To decrease the potential risk of impairment with all insomnia drugs, healthcare professionals should prescribe, and patients should take, the lowest dose capable of treating the patient’s insomnia. Patients who drive or whose activities require full alertness the morning after use of an insomnia drug should discuss the appropriateness of their medicine with their healthcare professional.

A summary of the FDA requirements for manufacturers of zolpidem products follows:

  • FDA is requiring the manufacturers of certain immediate-release zolpidem products (Ambien, Edluar, and Zolpimist) to lower the recommended dose. FDA has informed manufacturers of these products that:
    • The recommended initial dose for women should be lowered from 10 mg to 5 mg, immediately before bedtime.
    • The drug labeling should recommend that healthcare professionals consider prescribing a lower dose of 5 mg for men. In many men, the 5 mg dose provides sufficient efficacy.
    • The drug labeling should include a statement that, for both men and women, the 5 mg dose could be increased to 10 mg if needed, but the higher dose is more likely to impair next-morning driving and other activities that require full alertness.
  • FDA is also requiring the manufacturer of extended-release zolpidem (Ambien CR) to lower the recommended dose. FDA has informed the manufacturer that:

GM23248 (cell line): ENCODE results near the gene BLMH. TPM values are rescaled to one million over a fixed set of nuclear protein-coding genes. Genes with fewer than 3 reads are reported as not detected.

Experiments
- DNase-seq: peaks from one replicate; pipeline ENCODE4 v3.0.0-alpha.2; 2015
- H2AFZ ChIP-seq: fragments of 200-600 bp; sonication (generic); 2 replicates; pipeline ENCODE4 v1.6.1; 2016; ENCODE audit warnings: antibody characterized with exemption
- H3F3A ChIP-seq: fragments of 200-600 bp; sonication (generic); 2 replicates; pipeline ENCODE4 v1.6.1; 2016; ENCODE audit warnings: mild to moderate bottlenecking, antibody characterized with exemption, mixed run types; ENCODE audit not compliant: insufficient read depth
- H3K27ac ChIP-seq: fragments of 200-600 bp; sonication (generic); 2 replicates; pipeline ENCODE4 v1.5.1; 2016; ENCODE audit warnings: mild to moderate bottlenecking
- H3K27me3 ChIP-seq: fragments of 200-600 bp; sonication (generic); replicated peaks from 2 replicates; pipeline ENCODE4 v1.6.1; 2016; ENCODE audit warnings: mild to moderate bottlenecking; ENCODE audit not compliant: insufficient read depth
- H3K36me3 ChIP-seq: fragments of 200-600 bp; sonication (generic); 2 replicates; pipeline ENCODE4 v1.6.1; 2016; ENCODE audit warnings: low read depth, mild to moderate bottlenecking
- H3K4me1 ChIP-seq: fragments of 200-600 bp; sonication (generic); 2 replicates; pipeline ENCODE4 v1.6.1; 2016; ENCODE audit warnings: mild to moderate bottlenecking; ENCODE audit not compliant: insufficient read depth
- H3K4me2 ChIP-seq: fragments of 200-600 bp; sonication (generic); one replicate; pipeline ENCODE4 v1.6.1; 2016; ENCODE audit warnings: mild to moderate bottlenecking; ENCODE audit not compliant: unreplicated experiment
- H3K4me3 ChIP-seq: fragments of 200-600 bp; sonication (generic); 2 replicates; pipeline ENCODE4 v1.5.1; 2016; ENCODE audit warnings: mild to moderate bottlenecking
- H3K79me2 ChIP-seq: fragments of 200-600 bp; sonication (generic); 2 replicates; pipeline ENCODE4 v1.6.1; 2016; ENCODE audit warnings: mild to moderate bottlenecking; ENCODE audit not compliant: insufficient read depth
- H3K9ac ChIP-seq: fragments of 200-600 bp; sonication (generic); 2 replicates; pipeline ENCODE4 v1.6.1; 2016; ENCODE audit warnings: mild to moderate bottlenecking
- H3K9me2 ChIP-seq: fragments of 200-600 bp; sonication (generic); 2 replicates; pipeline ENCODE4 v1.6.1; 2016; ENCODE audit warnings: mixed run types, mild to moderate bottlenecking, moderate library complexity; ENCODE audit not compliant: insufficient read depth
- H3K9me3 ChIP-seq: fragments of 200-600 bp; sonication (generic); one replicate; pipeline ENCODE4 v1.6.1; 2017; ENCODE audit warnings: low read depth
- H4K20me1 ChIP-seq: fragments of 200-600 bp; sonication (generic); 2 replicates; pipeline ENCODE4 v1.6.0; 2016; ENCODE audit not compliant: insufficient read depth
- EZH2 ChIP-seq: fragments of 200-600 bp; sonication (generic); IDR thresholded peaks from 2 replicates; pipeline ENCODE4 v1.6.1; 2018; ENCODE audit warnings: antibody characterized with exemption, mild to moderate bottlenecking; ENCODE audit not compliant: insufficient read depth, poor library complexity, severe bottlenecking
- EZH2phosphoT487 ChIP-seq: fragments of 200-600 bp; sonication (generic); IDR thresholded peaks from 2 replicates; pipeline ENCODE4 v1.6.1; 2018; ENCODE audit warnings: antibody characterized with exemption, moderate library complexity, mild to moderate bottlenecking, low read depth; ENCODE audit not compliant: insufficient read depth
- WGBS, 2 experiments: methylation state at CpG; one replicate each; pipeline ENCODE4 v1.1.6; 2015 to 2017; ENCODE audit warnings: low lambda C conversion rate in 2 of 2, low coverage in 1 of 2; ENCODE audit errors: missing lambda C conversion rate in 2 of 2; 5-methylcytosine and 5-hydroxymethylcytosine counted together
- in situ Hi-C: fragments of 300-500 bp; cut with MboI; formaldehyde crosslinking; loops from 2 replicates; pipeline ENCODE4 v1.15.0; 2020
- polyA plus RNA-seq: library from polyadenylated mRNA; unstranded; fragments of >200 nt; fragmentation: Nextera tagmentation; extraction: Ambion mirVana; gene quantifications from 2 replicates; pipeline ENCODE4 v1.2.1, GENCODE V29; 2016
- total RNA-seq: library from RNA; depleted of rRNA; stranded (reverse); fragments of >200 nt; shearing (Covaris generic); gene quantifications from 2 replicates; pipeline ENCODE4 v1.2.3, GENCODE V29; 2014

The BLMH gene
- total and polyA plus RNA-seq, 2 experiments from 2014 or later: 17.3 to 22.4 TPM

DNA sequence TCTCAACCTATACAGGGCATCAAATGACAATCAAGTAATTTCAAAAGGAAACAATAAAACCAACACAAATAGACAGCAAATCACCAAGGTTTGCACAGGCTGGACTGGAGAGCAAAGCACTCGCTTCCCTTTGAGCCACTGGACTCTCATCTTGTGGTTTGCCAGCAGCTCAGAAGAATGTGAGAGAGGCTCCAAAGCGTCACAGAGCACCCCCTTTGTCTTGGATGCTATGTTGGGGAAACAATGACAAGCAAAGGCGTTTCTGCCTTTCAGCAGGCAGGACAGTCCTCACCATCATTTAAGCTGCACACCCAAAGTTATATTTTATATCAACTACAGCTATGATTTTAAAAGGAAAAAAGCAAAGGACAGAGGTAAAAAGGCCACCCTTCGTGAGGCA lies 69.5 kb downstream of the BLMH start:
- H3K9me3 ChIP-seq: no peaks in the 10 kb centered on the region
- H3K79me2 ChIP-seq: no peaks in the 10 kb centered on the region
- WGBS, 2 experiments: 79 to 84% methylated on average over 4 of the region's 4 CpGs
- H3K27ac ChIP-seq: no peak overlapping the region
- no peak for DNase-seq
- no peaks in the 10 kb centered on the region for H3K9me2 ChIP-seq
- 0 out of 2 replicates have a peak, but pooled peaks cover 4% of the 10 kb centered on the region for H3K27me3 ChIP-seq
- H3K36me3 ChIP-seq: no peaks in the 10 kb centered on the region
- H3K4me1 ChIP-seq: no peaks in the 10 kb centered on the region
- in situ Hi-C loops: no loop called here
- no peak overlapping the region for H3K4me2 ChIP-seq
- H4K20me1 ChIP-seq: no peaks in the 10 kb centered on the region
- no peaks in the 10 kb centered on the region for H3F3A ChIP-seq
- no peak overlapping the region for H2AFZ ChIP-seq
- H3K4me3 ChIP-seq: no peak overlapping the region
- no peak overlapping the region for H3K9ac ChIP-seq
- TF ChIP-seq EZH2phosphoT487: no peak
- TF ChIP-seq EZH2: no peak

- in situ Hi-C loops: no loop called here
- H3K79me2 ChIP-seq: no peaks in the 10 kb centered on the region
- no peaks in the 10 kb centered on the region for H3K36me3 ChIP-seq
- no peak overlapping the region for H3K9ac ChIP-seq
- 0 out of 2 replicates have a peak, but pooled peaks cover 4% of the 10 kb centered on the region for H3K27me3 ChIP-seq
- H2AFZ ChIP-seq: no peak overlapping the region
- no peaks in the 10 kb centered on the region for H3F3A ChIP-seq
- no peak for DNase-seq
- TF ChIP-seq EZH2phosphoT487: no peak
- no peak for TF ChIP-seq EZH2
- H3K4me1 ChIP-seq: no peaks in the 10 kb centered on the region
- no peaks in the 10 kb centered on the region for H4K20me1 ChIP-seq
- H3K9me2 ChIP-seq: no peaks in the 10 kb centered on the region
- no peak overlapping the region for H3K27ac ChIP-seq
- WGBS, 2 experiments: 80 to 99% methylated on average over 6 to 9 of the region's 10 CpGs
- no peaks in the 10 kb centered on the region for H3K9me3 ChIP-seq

• The recommended initial dose for women should be lowered from 12.5 mg to 6.25 mg, immediately before bedtime.
    • The drug labeling should recommend that healthcare professionals consider prescribing a lower dose of 6.25 mg in men. In many men, the 6.25 mg dose provides sufficient efficacy.
    • The drug labeling should include a statement that, for both men and women, the 6.25 mg dose can be increased to 12.5 mg if needed, but the higher dose is more likely to impair next-morning driving and other activities that require full alertness.

At this time FDA recommends that Healthcare Professionals be aware of the following:

  • Recommended zolpidem doses for women and men are different because women eliminate zolpidem from their bodies at a slower rate than men.
  • For zolpidem and other insomnia drugs, the lowest dose that treats the patient’s symptoms should be prescribed.
  • All patients who use these products should be cautioned about the risks of next-morning impairment for activities that require complete mental alertness, including driving.
  • Impairment from sleep drugs can be present despite feeling fully awake.
  • Patients should be encouraged to read the Medication Guide when they receive their zolpidem prescription.
  • And adverse events involving zolpidem or other insomnia drugs should be reported to the FDA MedWatch program at www.fda.gov/medwatch

Narrator: Thank you for listening. The FDA is committed to keeping healthcare professionals informed of the latest safety information. A link to this communication as well as the complete Data Summary can be found at www.fda.gov/DrugSafetyCommunications. If you have drug questions, you can reach us at druginfo@fda.hhs.gov.

And follow us on Twitter @FDA_Drug_Info for up to the minute important drug information.  Know the moment it happens.